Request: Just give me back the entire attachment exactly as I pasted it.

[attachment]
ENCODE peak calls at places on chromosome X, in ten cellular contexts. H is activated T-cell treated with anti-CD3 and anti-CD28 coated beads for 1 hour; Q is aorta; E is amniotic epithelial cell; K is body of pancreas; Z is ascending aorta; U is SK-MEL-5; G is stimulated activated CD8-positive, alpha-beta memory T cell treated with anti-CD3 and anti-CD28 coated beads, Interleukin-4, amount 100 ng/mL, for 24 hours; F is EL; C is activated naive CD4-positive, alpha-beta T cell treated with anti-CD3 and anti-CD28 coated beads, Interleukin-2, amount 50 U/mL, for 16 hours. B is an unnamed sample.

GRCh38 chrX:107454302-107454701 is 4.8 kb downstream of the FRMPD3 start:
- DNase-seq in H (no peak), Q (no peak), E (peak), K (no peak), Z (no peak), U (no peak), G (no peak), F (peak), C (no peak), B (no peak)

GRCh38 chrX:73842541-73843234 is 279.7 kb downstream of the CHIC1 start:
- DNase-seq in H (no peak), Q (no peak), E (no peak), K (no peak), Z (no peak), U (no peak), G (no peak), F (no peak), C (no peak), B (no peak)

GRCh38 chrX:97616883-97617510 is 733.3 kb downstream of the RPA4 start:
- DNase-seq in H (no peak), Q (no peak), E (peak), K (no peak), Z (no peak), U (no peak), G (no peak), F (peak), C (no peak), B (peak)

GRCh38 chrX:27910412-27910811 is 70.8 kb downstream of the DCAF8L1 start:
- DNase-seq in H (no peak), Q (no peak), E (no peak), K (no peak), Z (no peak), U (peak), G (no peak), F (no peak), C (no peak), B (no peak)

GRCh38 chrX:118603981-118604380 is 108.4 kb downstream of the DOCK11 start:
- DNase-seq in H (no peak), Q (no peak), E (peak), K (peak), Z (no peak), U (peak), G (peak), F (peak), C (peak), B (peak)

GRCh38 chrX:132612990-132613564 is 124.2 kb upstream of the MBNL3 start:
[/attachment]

ENCODE peak calls at places on chromosome X, in ten cellular contexts. H is activated T-cell treated with anti-CD3 and anti-CD28 coated beads for 1 hour; Q is aorta; E is amniotic epithelial cell; K is body of pancreas; Z is ascending aorta; U is SK-MEL-5; G is stimulated activated CD8-positive, alpha-beta memory T cell treated with anti-CD3 and anti-CD28 coated beads, Interleukin-4, amount 100 ng/mL, for 24 hours; F is EL; C is activated naive CD4-positive, alpha-beta T cell treated with anti-CD3 and anti-CD28 coated beads, Interleukin-2, amount 50 U/mL, for 16 hours. B is an unnamed sample.

GRCh38 chrX:107454302-107454701 is 4.8 kb downstream of the FRMPD3 start:
- DNase-seq in H (no peak), Q (no peak), E (peak), K (no peak), Z (no peak), U (no peak), G (no peak), F (peak), C (no peak), B (no peak)

GRCh38 chrX:73842541-73843234 is 279.7 kb downstream of the CHIC1 start:
- DNase-seq in H (no peak), Q (no peak), E (no peak), K (no peak), Z (no peak), U (no peak), G (no peak), F (no peak), C (no peak), B (no peak)

GRCh38 chrX:97616883-97617510 is 733.3 kb downstream of the RPA4 start:
- DNase-seq in H (no peak), Q (no peak), E (peak), K (no peak), Z (no peak), U (no peak), G (no peak), F (peak), C (no peak), B (peak)

GRCh38 chrX:27910412-27910811 is 70.8 kb downstream of the DCAF8L1 start:
- DNase-seq in H (no peak), Q (no peak), E (no peak), K (no peak), Z (no peak), U (peak), G (no peak), F (no peak), C (no peak), B (no peak)

GRCh38 chrX:118603981-118604380 is 108.4 kb downstream of the DOCK11 start:
- DNase-seq in H (no peak), Q (no peak), E (peak), K (peak), Z (no peak), U (peak), G (peak), F (peak), C (peak), B (peak)

GRCh38 chrX:132612990-132613564 is 124.2 kb upstream of the MBNL3 start: